In Re RB Rose Co., 43 F.2d 446 (S.D.N.Y. 1930)

US District Court for the Southern District of New York - 43 F.2d 446 (S.D.N.Y. 1930)
June 9, 1930

43 F.2d 446 (1930)

In re R. B. ROSE CO., Inc.

District Court, S. D. New York.

June 9, 1930.

I. Gainsburg, of New York City, for bankrupt.

Shaine & Weinrib, of New York City, for trustee.

Smith & Neily, of New York City, for claimant.

GODDARD, District Judge.

This is a petition to review an order of a referee in bankruptcy denying a motion for leave to file a claim against the bankrupt nunc pro tunc as of July 6, 1928.

A voluntary petition in bankruptcy was *447 filed on March 17, 1928, and an order of adjudication entered on that date. The referee has found that on July 6, 1928, a proof of claim for merchandise sold and delivered in the sum of $10,144.56 against the bankrupt was prepared and deposited in the United States mail, but that it "must have been lost in the mail" and "that such claim was not filed."

The notice of motion to file the claim nunc pro tunc was dated January 30, 1930, which was approximately 21½ months after the adjudication.

Section 57n of the Bankruptcy Act as amended by Act May 27, 1926, § 13 (11 US CA § 93(n), provides that "claims shall not be proved against a bankrupt estate subsequent to six months after the adjudication; or if they are liquidated by litigation and the final judgment therein is rendered within thirty days before or after the expiration of such time, then within sixty days after the rendition of such judgment: Provided, that the right of infants and insane persons without guardians, without notice of the proceedings, may continue six months longer." This section is in the nature of a statute of limitation, and unless the claim be proved within the said six months or the claim is within the exceptions, namely, is in process of litigation, or relates to an infant or insane persons, it is too late and the court is without power to extend the time. See In re Muskoka Lumber Co. (D. C.) 127 F. 886; Matter of Lago (D. C.) 38 F.(2d) 887; In re Sanderson (D. C.) 160 F. 278; Collier on Bankruptcy (13th Ed.) p. 1177, and cases cited.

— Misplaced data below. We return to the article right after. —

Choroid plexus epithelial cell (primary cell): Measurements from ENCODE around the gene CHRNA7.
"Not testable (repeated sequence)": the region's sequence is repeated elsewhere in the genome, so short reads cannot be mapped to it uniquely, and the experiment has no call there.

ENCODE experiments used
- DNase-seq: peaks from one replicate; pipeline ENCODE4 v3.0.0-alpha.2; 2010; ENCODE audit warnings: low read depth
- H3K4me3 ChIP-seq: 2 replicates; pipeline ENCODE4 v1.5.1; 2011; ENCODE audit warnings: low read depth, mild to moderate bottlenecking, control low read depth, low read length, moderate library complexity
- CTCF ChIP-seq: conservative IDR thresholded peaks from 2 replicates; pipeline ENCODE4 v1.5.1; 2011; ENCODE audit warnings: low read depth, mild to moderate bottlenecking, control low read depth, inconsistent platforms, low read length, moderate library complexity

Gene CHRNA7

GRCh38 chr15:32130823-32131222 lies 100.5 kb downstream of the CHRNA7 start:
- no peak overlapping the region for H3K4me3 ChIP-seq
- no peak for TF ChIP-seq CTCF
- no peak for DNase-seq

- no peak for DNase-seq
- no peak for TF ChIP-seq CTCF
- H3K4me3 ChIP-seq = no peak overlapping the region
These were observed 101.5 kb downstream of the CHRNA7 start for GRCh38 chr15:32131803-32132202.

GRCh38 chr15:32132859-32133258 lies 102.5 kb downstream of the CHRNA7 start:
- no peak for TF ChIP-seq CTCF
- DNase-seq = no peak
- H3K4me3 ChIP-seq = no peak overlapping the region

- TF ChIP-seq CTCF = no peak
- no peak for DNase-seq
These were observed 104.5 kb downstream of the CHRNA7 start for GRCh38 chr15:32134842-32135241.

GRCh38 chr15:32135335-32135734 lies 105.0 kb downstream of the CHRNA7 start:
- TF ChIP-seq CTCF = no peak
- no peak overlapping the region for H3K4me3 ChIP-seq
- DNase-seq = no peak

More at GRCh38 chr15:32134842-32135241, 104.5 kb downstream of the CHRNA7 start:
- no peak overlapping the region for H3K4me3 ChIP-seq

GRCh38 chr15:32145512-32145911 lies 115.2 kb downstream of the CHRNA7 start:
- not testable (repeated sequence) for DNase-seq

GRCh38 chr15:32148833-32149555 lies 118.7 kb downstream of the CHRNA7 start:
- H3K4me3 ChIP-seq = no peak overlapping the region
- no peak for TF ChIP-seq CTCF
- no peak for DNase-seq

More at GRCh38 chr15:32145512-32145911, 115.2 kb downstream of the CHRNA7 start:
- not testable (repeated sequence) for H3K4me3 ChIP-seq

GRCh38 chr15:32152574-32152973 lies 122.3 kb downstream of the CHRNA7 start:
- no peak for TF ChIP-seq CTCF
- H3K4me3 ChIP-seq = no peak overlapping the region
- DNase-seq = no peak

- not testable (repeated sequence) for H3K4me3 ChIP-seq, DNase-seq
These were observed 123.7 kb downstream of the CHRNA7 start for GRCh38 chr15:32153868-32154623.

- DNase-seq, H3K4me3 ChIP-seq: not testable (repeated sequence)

The purpose of the 1926 amendment of this section reducing the time in which claims might be proved from one year to six months was to compel the early presentation of claims so that estates of bankrupts might be liquidated more expeditiously, and this is desirable. The statute eliminates any commonlaw equity power of the court to extend the time.

Counsel for petitioner has referred to instances where informal proofs of claim have been amended after the period. Such references obviously are not in point, for here there is nothing on file to amend.

The notice to file the claim nunc pro tunc as of July 6, 1928, of course, admits that it has not been filed.

In the absence of a provision authorizing it, a notice served by mail is ineffective unless it is received. But where notice has been properly mailed, its receipt will be presumed in the absence of evidence to the contrary. In re Leterman, Becher & Co. (C. C. A.) 260 F. 543. And in Re Leterman, Becher & Co., supra, page 549 of 260 F., the court says: "And we think it plain that a notice of an assignment deposited in the mail by an assignee does not become effective as against the holder of the fund assigned or the debtor until it is actually communicated to him."

Counsel for the petitioner contends that as the referee employs the mail to send notices to creditors, there is an implied authority for the creditor to use the mail in forwarding his proof of claim. The difficulty with this reasoning is that section 58 of the Bankruptcy Act (11 USCA § 94) specifically states that such notices by the referee shall be "by mail," but section 57n states that "claims shall not be proved against a bankrupt estate subsequent to six months after the adjudication. * * *" There is no statute authorizing the mailing the proof of claim or providing that mailing is sufficient. The creditor who selects the mail as a vehicle for filing his proof of claim assumes the risk of loss or miscarriage. This is a well-known rule, and the fact that the lost paper is a proof of claim for filing with a referee in bankruptcy creates no exception. Farmers' State Bank v. Thompson (C. C. A.) 261 F. 166.

While the present situation is an unfortunate one for the petitioner, its situation is probably not due so much to the fact that its representatives failed to understand that filing did not mean merely depositing in the mail regardless of whether the paper ever reached the referee, but its misfortune is that the paper happened to have been lost in the mail, and that they made no effort to find out whether it arrived or not. Obviously a rule which authorized the depositing of the proof of claim in the mail instead of filing would be neither practical nor satisfactory.

The order of the referee is affirmed.